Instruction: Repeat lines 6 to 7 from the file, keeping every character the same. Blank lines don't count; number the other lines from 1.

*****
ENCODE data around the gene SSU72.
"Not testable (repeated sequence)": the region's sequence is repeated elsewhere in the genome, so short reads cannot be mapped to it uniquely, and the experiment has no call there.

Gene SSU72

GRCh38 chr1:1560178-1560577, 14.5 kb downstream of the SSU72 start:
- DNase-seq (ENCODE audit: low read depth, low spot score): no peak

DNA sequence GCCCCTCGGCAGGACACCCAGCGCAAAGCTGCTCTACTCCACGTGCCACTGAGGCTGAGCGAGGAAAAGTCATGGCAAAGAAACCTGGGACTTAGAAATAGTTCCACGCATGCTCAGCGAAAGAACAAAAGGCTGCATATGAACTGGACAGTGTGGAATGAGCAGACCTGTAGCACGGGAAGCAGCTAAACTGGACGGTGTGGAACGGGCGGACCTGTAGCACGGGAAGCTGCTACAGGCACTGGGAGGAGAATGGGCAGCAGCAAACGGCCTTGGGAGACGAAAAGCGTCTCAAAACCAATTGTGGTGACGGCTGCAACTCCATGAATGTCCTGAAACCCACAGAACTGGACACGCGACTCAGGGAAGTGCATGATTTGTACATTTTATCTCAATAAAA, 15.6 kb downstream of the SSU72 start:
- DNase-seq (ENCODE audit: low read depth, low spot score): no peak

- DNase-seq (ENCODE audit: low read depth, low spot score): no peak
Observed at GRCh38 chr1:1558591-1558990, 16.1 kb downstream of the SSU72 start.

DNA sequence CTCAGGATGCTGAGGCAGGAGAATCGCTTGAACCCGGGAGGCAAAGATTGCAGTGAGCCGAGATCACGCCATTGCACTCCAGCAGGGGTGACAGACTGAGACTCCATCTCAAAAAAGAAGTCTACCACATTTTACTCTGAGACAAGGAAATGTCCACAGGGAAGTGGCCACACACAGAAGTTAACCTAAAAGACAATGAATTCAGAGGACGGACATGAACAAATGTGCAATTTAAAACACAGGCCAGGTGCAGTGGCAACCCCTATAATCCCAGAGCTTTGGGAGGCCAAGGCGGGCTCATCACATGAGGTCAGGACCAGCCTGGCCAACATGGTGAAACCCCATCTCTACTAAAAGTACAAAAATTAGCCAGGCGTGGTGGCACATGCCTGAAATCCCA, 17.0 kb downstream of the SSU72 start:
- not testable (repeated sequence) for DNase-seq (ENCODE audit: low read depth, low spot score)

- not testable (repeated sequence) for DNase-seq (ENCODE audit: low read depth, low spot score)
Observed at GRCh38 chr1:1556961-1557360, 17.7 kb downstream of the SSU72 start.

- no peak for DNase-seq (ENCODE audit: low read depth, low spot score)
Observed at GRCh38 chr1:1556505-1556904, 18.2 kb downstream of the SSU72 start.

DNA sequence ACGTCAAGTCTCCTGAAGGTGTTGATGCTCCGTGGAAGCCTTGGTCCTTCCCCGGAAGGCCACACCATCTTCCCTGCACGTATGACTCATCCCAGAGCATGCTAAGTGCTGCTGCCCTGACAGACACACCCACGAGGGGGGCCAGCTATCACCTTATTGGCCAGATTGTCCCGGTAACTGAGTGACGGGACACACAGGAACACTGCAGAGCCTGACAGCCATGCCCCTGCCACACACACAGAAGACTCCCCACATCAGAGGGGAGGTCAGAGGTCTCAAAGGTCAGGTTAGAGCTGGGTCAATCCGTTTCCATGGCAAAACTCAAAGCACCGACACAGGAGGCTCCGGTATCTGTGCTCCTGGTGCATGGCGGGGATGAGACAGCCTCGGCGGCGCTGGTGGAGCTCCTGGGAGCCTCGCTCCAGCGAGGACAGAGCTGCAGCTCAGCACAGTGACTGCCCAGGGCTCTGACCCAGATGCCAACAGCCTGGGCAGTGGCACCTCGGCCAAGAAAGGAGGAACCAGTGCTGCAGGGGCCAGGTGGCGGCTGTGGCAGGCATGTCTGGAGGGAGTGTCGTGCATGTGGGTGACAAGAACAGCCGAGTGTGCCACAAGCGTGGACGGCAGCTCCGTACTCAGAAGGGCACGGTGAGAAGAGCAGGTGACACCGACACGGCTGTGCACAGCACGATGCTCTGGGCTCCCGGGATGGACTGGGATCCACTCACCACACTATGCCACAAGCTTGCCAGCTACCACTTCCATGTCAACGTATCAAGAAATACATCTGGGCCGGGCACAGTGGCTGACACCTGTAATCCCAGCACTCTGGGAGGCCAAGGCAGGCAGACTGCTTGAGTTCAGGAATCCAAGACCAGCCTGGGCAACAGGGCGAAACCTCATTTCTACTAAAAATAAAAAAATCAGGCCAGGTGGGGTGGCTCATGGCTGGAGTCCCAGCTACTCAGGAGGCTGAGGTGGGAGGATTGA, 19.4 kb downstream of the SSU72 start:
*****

DNA sequence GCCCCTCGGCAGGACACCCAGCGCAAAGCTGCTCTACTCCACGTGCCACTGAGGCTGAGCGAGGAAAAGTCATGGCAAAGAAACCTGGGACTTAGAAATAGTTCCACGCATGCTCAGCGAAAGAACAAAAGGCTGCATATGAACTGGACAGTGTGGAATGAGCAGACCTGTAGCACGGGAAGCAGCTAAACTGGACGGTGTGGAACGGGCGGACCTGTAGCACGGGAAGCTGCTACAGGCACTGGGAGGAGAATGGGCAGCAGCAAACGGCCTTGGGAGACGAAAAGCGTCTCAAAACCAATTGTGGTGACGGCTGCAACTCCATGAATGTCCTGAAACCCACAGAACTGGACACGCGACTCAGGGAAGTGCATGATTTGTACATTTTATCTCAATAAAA, 15.6 kb downstream of the SSU72 start:
- DNase-seq (ENCODE audit: low read depth, low spot score): no peak